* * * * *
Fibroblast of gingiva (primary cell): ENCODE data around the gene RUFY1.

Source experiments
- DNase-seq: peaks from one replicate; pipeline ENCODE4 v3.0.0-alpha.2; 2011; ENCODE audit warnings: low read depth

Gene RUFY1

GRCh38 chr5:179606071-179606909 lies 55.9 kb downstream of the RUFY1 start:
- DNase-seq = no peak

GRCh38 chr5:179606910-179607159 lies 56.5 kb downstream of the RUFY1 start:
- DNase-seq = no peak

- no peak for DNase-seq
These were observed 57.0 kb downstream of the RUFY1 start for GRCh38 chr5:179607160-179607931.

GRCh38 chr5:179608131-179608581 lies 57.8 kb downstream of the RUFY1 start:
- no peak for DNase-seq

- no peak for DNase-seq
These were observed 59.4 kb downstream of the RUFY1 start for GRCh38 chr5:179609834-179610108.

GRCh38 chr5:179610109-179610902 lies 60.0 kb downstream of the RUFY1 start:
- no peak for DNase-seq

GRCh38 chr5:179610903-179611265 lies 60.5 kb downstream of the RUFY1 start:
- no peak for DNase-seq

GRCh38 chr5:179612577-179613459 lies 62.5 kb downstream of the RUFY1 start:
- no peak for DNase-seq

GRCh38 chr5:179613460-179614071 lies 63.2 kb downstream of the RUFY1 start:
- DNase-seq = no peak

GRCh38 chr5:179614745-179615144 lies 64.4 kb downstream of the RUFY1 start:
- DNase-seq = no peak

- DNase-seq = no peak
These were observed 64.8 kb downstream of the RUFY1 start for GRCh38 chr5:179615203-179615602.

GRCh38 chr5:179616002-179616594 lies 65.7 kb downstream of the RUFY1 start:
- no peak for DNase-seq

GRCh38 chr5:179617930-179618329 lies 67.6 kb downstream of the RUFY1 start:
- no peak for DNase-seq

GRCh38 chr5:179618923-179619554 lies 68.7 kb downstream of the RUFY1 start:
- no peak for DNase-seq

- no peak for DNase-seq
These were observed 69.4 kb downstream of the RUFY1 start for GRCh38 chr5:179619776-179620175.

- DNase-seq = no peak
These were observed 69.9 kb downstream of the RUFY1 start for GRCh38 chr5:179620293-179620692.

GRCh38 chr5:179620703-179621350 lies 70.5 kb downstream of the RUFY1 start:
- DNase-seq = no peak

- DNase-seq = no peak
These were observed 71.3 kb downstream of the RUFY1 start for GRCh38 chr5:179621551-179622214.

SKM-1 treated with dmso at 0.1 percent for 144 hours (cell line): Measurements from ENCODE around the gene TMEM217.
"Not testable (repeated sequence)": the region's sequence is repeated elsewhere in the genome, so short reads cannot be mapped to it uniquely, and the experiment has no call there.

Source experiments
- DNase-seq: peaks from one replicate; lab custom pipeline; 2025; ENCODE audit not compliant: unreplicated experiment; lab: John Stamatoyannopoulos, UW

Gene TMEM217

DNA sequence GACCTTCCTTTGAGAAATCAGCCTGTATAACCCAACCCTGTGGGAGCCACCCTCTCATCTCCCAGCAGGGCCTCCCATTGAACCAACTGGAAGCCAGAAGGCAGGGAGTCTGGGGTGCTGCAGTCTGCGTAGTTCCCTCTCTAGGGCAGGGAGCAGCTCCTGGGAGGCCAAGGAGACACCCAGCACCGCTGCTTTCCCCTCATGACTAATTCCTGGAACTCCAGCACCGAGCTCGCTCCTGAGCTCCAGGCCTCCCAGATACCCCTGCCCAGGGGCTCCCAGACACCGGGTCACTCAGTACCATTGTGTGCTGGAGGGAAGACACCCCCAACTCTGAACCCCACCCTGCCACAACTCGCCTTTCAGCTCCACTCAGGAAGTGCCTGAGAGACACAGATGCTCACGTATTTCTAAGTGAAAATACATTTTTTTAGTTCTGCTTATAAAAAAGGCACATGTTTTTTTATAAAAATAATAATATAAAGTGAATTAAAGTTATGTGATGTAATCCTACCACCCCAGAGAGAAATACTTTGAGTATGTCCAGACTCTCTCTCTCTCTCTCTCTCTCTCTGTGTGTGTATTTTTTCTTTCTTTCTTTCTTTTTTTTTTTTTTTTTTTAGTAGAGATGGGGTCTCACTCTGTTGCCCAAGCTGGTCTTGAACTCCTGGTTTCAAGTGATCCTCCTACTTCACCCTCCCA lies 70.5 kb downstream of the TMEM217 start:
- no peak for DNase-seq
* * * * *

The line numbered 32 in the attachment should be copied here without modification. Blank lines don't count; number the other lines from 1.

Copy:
- no peak for DNase-seq